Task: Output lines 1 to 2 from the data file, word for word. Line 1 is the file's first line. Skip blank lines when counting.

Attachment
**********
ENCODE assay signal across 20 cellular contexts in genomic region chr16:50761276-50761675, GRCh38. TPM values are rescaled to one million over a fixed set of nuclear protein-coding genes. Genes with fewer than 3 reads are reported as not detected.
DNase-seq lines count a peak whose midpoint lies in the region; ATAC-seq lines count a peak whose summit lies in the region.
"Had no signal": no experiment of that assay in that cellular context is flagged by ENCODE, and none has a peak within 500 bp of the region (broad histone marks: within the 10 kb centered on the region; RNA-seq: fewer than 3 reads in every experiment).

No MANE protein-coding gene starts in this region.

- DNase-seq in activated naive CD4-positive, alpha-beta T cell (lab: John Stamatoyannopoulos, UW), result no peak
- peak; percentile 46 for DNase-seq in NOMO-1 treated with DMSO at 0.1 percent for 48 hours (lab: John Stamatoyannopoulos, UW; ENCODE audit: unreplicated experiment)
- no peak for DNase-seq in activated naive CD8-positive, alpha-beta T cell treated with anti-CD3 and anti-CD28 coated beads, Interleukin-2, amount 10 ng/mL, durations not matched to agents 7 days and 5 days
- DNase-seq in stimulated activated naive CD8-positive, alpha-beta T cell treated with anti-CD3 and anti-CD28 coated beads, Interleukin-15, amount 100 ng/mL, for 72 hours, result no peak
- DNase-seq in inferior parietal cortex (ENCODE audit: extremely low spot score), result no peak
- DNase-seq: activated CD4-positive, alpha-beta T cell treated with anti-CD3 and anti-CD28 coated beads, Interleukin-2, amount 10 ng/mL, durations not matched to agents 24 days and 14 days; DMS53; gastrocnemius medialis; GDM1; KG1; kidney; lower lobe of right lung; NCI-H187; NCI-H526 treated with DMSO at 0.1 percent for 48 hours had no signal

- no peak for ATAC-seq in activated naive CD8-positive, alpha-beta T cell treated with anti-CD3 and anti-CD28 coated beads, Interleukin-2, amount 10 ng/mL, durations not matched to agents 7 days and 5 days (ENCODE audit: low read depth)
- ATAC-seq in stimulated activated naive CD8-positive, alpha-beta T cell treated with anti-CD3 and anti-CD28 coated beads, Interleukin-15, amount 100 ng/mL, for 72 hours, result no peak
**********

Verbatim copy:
ENCODE assay signal across 20 cellular contexts in genomic region chr16:50761276-50761675, GRCh38. TPM values are rescaled to one million over a fixed set of nuclear protein-coding genes. Genes with fewer than 3 reads are reported as not detected.
DNase-seq lines count a peak whose midpoint lies in the region; ATAC-seq lines count a peak whose summit lies in the region.